September 11, 2007
There are some people I used to regularly B.S with in an isolated, inbred corner of the internet hostile to outsiders before I was pulled away by the wide-open world of intelligent discussion that is blogging. I decided to notify them that I had a site of my own now where no one could tell me I was packing too many links into a post. Here was a response:
You know, it always makes me sad when I see the people who say they’re going to leave end up coming back to this morbid cesspool of despair and madness. My advice to those whose consciences and last vestiges of sanity are compelling them to turn their attention to less sordid pastimes is: don’t announce that you’re leaving – just go. Just say “Fuck it” and disengage, and go off and try to do whatever it is you think will improve your crappy waste of a life. People aren’t going to look down on you for leaving without a trace, they’re going to assume that you’ve actually found something meaningful to do with your time and look at you as a shining example to the dirty, downtrodden, anti-social masses of the Internet. And when you finally come crawling back, bloodied and battered from your failed attempts to integrate into a world not comprised of anonymous handles and inane avatars, you’ll be looked at, at the very least, as a brave explorer of regions dangerous and unknown, who has returned to tell the wondrous tales of his adventures into lands untamed and nigh-unimaginable, rather than “that guy who swore he was going to go and do something not dorky, and failed.” Don’t set yourself up for failure and humiliation – just do what you’re going to do, don’t think you owe a damn thing to anyone, and just consider: if you leave here tomorrow, how many people will really remember you anyway? Fly free, bitches – fly free.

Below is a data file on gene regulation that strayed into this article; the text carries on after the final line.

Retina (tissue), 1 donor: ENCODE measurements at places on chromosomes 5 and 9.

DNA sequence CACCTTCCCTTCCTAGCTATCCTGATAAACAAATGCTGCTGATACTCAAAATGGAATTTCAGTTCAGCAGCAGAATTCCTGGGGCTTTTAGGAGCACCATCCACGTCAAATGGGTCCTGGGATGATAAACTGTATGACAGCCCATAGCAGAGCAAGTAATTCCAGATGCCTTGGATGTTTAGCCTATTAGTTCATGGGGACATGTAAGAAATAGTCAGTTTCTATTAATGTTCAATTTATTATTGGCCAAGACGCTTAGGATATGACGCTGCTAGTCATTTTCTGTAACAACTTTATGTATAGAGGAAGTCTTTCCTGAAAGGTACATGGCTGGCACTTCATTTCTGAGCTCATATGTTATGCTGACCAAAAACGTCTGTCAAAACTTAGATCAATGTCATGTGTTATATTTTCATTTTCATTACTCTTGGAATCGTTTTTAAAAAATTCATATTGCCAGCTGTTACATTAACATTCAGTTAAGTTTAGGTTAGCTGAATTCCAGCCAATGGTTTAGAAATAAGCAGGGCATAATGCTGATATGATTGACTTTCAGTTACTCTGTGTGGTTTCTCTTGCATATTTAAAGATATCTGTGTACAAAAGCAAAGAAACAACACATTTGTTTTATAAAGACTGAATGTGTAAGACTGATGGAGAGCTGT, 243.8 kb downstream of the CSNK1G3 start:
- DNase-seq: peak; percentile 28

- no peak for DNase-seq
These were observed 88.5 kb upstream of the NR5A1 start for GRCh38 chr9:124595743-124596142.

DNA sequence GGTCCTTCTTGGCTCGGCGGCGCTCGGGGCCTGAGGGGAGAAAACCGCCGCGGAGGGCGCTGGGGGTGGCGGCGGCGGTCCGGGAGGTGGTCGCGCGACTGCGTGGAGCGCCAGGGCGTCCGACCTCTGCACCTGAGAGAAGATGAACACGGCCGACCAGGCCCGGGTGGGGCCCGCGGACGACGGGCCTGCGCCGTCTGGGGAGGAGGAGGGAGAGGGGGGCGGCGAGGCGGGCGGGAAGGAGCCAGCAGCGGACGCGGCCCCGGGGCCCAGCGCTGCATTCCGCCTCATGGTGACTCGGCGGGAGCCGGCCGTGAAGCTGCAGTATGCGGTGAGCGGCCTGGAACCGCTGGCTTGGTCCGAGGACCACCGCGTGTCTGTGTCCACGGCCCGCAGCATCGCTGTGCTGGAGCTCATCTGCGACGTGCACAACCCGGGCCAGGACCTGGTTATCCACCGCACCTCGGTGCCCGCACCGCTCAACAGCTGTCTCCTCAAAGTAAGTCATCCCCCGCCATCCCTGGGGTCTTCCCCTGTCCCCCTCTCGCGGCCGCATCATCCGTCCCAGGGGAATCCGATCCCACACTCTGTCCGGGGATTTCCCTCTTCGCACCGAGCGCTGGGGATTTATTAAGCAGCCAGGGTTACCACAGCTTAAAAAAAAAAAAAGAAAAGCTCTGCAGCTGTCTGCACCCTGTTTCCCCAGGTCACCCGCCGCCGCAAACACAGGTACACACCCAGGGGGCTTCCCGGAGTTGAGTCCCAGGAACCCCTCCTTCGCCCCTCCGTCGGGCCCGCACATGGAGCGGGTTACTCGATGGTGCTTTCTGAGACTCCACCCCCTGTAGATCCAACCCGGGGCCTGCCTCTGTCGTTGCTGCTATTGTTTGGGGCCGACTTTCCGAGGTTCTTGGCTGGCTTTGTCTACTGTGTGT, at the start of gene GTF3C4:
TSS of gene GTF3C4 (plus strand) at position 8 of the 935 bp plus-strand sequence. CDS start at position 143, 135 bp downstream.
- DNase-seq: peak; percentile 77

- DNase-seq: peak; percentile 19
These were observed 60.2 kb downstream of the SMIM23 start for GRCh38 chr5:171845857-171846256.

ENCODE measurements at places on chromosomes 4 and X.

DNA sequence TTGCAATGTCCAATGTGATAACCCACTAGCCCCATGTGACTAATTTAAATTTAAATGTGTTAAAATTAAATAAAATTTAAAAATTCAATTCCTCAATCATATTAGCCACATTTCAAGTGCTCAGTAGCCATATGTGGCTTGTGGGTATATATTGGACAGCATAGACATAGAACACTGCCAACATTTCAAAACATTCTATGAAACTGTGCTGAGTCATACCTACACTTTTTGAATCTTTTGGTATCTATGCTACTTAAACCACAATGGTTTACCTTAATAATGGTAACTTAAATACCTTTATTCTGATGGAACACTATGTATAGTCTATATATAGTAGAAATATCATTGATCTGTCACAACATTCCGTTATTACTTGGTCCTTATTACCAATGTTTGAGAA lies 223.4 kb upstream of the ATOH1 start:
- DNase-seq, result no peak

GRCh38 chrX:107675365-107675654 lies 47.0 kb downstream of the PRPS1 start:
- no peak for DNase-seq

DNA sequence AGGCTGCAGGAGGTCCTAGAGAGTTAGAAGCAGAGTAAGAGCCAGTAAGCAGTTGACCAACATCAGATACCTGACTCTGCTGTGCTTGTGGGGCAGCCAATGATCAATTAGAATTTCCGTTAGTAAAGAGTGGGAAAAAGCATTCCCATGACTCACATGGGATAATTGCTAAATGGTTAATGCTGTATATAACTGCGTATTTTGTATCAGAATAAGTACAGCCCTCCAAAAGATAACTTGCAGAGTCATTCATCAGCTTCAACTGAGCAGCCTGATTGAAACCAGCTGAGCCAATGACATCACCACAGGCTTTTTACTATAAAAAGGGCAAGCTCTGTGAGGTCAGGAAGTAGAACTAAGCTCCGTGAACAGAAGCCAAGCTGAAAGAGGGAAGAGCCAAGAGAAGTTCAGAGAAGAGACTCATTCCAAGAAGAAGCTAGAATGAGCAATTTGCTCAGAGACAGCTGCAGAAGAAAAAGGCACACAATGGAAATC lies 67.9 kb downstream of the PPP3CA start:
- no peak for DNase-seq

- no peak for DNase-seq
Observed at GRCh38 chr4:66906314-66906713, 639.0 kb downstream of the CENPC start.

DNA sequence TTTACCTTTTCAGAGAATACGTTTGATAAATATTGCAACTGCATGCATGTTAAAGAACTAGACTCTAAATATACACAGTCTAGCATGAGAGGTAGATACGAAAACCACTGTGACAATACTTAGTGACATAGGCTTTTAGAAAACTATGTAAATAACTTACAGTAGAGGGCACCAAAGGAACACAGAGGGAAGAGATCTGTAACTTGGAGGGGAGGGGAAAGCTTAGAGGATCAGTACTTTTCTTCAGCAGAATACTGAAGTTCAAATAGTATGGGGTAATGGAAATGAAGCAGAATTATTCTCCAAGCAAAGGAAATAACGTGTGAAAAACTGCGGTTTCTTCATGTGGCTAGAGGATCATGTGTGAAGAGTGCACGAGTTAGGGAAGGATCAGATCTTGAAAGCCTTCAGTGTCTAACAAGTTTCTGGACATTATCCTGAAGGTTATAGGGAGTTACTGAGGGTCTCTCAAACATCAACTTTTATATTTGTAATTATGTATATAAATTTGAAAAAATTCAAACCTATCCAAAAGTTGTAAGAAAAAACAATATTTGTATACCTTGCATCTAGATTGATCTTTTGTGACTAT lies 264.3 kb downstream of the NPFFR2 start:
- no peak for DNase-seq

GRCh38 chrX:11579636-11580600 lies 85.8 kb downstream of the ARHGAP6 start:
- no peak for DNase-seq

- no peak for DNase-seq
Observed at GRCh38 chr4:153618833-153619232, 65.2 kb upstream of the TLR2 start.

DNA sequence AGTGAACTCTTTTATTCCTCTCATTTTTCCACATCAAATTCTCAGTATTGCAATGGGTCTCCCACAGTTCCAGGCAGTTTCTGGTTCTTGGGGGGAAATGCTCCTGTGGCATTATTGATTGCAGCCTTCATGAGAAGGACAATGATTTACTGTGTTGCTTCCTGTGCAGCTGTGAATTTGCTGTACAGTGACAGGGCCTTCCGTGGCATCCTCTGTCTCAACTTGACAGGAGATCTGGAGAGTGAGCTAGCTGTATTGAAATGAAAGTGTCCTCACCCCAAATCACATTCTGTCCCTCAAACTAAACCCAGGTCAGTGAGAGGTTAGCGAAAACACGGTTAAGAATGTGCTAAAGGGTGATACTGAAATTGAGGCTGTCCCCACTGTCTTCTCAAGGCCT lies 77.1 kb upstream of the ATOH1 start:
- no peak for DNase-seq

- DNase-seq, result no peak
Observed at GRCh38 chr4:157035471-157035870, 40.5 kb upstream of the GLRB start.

That’s the stuff nostalgia is made of.
September 11, 2007
UPDATE: Sailer has responded in the comments. It seems cut’n'paste though, so I give him 0.5 points for it.
First off, let me admit that the only reason I’ve heard of Steve Sailer (and through him, everyone else on my blogroll, by one or two degrees) is because I read Freakonomics (in-store without paying, natch) and decided to read a bit more online about it, and came across Sailer’s disputation of Levitt’s abortion-cut-crime hypothesis. I have to say, I found much of Sailer’s “reality-check” analysis of crime-rates by time and age-cohort to be rather persuasive. His simple graph on rising illegitimacy seemed to put the lie to Levitt’s “unwantedness” explanation for why abortion would be effective.
Steve hasn’t forgiven Levitt and continually makes digs at him, at his own blog and others. At first I was glad that he was pointing out the holes in the theories of widely disseminated thinkers. I joined in the fracas at Malcolm Gladwell’s now defunct blog when he and Steve were feuding (I believe Steve though when he says he actually likes Gladwell). After a while it got tiring. He seemed to just be beating a dead horse because he had a beef with Levitt and no real progress was being made. True, other economists published critiques of Levitt’s theory and Steve highlighted these, but I don’t think us laymen are really competent to say if those critiques are any more valid than Levitt’s original paper or his replies. After his most recent post on the subject, I called him petty for his behavior.